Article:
It is troubling when our hearts and actions don’t always line up. It’s frustrating to see in ourselves, and it’s frustrating to see in other people. But at the core, this problem is about a lack of congruence.

Congruence is the phenomena of quality when things are in a state of agreement and correspondence. Primarily, we’re referring to the quality of life we experience when we live in correspondence with our values.

How can one live a life of congruency from start to finish? Well, the reality is that it’s impossible. As kids, we don’t have a deep development of our values and how to act upon them just yet. We have to put time, effort, and thought into what that means and looks like. The more we grow to solidify our values through experience, the more congruence we live out of.

As a result, we feel more stable and solid in who we are in relation to the world. It is satisfying and fulfilling to intentionally act in a way that your values agree with. It is the way humans interact with one another and the world best.

So where does this intersect with labor ethics and consumption?

The culture of consumption that feeds unfair labor rights is incongruent with what most people believe. Any given person on the street would probably say they are in favor of just wages, safe conditions, fair hours, and appropriate benefits. It has nothing to do with what country…most people agree that anyone who is working should have these things as a piece of human rights and dignity. Yet, we still buy items from brands who don’t implement these human rights for many complicated reasons from corruption to poverty.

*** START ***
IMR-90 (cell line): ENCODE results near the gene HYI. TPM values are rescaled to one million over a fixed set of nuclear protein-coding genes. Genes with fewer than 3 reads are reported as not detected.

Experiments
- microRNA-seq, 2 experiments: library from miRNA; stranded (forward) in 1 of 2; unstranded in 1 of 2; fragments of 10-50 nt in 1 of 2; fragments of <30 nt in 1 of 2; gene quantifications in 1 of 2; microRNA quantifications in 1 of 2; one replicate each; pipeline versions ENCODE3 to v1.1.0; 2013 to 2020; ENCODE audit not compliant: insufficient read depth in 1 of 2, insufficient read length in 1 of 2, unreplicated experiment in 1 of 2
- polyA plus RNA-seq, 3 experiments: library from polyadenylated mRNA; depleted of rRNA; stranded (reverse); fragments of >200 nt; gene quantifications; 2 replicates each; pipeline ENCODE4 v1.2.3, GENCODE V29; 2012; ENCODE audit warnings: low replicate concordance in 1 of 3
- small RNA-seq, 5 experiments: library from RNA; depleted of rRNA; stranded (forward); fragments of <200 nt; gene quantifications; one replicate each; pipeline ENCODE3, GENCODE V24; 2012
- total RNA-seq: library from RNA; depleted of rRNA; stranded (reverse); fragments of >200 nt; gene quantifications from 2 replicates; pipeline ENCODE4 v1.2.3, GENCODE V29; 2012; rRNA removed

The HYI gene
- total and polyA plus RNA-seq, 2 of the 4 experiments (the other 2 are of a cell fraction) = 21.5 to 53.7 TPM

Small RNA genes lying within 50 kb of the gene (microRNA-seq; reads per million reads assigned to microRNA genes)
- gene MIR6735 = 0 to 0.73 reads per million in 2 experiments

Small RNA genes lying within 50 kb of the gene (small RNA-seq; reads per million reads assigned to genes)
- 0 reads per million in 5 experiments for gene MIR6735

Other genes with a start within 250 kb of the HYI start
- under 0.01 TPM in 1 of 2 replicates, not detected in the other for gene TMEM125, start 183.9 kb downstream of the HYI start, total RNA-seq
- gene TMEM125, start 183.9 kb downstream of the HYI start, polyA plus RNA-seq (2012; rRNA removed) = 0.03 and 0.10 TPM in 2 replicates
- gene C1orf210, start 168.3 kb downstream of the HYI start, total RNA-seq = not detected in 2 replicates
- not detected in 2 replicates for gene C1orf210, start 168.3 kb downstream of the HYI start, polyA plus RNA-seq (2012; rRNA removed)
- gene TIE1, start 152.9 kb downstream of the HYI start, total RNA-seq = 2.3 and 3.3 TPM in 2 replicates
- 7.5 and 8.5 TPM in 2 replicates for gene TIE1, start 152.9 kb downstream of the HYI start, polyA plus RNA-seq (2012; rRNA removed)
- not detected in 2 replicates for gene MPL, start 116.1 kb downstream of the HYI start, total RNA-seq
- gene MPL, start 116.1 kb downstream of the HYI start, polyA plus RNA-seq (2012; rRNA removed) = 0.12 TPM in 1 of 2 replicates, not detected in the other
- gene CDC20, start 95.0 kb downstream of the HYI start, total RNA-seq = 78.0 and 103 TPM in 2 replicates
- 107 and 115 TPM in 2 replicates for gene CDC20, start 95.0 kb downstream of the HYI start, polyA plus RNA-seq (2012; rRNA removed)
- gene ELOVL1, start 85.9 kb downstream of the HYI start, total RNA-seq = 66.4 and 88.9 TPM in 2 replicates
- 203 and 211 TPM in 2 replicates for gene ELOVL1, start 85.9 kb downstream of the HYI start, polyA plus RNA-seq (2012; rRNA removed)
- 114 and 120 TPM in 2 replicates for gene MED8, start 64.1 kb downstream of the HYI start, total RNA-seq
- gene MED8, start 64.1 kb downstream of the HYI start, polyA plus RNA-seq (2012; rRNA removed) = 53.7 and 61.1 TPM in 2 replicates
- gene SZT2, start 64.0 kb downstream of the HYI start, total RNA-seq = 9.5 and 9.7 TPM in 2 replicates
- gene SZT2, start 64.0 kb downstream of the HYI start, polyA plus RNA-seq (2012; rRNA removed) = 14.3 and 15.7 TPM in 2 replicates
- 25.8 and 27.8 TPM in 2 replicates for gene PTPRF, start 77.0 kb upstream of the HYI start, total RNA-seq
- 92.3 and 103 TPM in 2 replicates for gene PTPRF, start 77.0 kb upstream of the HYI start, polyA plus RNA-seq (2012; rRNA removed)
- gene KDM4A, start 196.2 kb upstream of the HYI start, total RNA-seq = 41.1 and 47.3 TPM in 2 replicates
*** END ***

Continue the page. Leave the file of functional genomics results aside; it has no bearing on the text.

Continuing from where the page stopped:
This is why we research companies…so that our shopping habits can reflect our support of fair and just working conditions for all. Many people in factories where our clothing is made don’t receive this due to many systematic obstacles. Maybe the people implementing such injustice even disagree with their actions somewhere deep inside them as fellow humans. Unfortunately, the corruption involved complicates the issue there. But, our position as consumers is pretty easy to see.

In terms of labor ethics, it is not acceptable to not change our consumption habits just because we don’t know what’s going on behind the scenes…the information is too easy to access for that. Consumption is one small area of our lives that we can easily live more congruently by not putting our dollar votes towards companies that we don’t agree with on a fundamental level.

After all, agreeing with injustice is much more detrimental than agreeing with brand name trends.

Written By: Madeleine Williams